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        Vladimir Nabokov (1899-1977)
     Novelist noted for his mastery of language and richness of imagination. "Lolita," a satirical novel about a middle-aged man’s infatuation with a 12-year-old girl, made him famous. Born in St. Petersburg, Russia. He left Russia with his family 1912. He lived in Berlin and Paris, writing under his Russian name V. Sirin. He came to the U.S. in 1940 and began writing all his works in English. A U.S. citizen in 1945.

Knute Nelson (1843-1923)
     Lawyer and political leader. As a U.S. Senator from Minnesota (1895-1923), he was largely responsible for creating the Department of Commerce and Labor. The department was divided into two departments in 1913. Born in Voss, Norway. Came to the U.S. I 1849. He served in the U.S. House of Representatives (1883-1889) and was governor of Minnesota (1893-95).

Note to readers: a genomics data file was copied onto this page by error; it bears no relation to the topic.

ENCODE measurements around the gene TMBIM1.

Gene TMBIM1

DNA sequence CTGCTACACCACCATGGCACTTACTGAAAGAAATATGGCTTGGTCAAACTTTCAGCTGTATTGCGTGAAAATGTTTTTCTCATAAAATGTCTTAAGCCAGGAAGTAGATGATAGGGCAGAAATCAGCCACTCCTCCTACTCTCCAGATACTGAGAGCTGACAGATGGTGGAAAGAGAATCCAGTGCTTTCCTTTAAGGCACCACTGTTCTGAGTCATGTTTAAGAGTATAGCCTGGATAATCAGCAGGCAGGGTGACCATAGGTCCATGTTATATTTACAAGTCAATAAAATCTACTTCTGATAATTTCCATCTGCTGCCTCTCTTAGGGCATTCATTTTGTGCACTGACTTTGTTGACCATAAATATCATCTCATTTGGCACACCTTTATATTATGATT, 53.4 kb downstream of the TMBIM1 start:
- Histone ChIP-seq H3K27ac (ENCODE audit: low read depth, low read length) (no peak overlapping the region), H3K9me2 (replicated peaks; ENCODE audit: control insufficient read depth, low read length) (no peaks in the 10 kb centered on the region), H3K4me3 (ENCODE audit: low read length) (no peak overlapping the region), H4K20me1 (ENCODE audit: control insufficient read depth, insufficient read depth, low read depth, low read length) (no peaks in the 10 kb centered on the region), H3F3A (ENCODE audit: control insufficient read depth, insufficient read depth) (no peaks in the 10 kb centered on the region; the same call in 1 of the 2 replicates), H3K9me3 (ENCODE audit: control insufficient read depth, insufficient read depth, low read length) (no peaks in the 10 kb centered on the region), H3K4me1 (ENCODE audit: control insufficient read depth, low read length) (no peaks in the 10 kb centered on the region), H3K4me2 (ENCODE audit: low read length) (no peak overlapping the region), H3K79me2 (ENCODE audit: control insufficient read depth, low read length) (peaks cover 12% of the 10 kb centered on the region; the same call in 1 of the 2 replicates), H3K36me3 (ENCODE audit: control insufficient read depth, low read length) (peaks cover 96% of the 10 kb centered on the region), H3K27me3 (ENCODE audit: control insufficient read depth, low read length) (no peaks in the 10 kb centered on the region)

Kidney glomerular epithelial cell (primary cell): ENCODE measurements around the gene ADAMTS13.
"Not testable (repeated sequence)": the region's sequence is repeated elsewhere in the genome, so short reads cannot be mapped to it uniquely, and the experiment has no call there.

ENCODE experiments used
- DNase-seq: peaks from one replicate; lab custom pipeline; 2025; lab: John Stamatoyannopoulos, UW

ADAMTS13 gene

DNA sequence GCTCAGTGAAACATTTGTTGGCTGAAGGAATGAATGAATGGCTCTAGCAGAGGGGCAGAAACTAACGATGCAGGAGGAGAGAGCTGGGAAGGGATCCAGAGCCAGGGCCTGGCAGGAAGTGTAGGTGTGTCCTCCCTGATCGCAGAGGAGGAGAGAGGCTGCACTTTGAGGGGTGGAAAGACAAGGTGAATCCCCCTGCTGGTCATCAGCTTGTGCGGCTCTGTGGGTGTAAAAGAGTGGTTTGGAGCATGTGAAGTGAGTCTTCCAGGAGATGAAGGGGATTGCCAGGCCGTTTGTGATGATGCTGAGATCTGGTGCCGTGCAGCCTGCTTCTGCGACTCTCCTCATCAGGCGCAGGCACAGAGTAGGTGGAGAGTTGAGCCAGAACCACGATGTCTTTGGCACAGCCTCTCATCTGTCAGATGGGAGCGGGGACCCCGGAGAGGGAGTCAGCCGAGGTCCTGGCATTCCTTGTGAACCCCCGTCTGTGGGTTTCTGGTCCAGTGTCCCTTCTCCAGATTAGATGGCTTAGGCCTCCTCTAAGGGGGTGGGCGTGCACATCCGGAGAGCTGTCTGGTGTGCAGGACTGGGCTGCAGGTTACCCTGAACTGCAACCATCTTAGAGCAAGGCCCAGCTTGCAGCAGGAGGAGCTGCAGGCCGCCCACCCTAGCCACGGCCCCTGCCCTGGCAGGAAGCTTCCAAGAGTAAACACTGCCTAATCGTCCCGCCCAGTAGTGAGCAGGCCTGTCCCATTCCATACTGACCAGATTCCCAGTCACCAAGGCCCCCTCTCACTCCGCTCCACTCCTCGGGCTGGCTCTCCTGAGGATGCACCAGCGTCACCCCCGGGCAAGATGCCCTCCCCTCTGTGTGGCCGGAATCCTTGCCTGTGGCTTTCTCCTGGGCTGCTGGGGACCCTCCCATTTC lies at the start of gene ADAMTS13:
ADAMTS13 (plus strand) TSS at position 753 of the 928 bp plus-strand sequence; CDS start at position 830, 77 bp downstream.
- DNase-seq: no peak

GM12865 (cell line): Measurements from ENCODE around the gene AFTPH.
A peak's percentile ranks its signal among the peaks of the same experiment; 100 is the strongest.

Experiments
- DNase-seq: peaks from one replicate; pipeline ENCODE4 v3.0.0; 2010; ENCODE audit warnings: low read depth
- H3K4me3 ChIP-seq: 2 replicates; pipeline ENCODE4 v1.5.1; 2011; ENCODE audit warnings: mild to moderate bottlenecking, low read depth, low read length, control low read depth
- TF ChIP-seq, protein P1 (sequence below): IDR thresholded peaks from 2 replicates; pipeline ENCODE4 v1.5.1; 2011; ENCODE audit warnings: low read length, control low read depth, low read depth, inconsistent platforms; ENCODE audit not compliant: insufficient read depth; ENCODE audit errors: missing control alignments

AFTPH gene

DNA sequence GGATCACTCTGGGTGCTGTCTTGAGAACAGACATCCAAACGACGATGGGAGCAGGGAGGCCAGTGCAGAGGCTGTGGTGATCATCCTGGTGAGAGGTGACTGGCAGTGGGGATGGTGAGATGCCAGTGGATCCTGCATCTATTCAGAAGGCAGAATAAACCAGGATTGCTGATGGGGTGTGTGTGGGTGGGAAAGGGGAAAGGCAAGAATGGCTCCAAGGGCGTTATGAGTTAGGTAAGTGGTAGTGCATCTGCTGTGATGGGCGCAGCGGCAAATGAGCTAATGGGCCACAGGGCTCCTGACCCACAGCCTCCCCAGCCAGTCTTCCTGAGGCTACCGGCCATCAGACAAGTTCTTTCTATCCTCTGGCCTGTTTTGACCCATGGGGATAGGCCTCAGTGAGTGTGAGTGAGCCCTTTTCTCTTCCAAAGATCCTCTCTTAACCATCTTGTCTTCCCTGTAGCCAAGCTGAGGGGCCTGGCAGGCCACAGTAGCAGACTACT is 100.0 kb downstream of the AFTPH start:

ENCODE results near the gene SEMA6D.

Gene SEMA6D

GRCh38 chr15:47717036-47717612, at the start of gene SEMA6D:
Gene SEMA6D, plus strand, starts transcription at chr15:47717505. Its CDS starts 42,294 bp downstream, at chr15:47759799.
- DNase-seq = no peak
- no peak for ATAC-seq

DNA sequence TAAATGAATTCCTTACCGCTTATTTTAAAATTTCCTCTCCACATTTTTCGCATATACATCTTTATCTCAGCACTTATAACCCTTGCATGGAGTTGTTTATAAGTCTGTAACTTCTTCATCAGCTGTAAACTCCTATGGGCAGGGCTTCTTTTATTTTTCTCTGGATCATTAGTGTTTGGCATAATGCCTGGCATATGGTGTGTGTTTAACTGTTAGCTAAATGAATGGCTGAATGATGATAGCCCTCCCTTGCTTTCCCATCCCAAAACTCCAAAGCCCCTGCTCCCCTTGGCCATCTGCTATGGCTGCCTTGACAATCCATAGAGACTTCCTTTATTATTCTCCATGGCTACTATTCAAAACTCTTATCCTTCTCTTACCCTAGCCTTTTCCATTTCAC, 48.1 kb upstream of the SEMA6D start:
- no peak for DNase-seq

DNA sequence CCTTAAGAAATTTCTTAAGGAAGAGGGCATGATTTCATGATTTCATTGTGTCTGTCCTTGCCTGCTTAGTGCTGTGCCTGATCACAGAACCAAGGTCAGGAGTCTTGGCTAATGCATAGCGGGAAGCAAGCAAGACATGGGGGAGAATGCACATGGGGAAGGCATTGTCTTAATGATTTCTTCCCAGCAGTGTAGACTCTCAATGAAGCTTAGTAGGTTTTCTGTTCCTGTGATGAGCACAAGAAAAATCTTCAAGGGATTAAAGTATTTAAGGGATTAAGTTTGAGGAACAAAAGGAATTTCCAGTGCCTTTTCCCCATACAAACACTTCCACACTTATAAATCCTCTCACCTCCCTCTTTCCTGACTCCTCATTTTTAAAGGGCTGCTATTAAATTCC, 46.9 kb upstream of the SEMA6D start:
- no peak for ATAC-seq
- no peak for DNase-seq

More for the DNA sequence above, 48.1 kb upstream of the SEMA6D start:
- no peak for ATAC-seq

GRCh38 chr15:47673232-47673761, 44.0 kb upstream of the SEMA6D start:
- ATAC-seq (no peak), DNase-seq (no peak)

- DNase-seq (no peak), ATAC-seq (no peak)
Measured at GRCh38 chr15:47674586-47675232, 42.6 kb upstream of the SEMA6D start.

Hideyo Noguchi (1876-1928)
     Bacteriologist who conducted important studies of the causes of syphilis, trachoma, Oroya fever, and yellow fever. Born in Japan. Came to U.S. in 1899 to study and teach at the University of Pennsylvania. He became a member of the Rockefeller Institute for Medical Research in New York City. While researching the cause and treatment of yellow fever in Africa, he caught the disease and died.

Charles Nordhoff (1830-1901)
     Author who wrote "Man-of-War Life," "The Merchant Vessel," and "Whaling and Fishing." Born in Germany, brought to the U.S. as a child. He served in the navy and then worked on merchant marine and fishing vessels. His grandson, Charles Nordhoff, collaborated on "Mutiny on the Bounty."

 

 

 

 

 



Vladimir Nabokov was born into a family of cosmopolitan Russian aristocrats. At a very early age he learned English and French, becoming in his words, "a perfectly normal trilingual child."